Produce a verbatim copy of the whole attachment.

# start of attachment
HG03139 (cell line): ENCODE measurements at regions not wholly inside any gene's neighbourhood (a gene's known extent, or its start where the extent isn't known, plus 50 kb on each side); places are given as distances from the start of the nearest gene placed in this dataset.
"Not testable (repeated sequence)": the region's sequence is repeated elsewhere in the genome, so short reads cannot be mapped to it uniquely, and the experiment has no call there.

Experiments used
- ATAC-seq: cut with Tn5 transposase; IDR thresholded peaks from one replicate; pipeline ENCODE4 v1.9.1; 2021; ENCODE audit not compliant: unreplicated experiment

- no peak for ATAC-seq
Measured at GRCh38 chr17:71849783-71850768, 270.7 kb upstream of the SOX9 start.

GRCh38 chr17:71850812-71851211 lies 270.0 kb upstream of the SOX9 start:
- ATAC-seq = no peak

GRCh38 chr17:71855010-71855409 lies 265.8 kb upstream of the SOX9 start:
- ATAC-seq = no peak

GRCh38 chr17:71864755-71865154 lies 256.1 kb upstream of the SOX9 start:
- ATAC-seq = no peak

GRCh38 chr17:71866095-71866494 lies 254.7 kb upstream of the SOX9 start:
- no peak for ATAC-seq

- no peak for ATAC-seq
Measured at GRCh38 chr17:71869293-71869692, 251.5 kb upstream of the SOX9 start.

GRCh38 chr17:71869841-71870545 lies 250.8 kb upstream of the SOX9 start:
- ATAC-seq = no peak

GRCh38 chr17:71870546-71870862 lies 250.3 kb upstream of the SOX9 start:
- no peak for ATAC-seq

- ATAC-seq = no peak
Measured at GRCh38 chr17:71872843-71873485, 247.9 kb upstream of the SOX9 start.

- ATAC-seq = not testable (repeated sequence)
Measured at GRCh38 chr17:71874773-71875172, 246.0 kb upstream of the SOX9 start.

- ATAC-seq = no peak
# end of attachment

HG03139 (cell line): ENCODE measurements at regions not wholly inside any gene's neighbourhood (a gene's known extent, or its start where the extent isn't known, plus 50 kb on each side); places are given as distances from the start of the nearest gene placed in this dataset.
"Not testable (repeated sequence)": the region's sequence is repeated elsewhere in the genome, so short reads cannot be mapped to it uniquely, and the experiment has no call there.

Experiments used
- ATAC-seq: cut with Tn5 transposase; IDR thresholded peaks from one replicate; pipeline ENCODE4 v1.9.1; 2021; ENCODE audit not compliant: unreplicated experiment

- no peak for ATAC-seq
Measured at GRCh38 chr17:71849783-71850768, 270.7 kb upstream of the SOX9 start.

GRCh38 chr17:71850812-71851211 lies 270.0 kb upstream of the SOX9 start:
- ATAC-seq = no peak

GRCh38 chr17:71855010-71855409 lies 265.8 kb upstream of the SOX9 start:
- ATAC-seq = no peak

GRCh38 chr17:71864755-71865154 lies 256.1 kb upstream of the SOX9 start:
- ATAC-seq = no peak

GRCh38 chr17:71866095-71866494 lies 254.7 kb upstream of the SOX9 start:
- no peak for ATAC-seq

- no peak for ATAC-seq
Measured at GRCh38 chr17:71869293-71869692, 251.5 kb upstream of the SOX9 start.

GRCh38 chr17:71869841-71870545 lies 250.8 kb upstream of the SOX9 start:
- ATAC-seq = no peak

GRCh38 chr17:71870546-71870862 lies 250.3 kb upstream of the SOX9 start:
- no peak for ATAC-seq

- ATAC-seq = no peak
Measured at GRCh38 chr17:71872843-71873485, 247.9 kb upstream of the SOX9 start.

- ATAC-seq = not testable (repeated sequence)
Measured at GRCh38 chr17:71874773-71875172, 246.0 kb upstream of the SOX9 start.

- ATAC-seq = no peak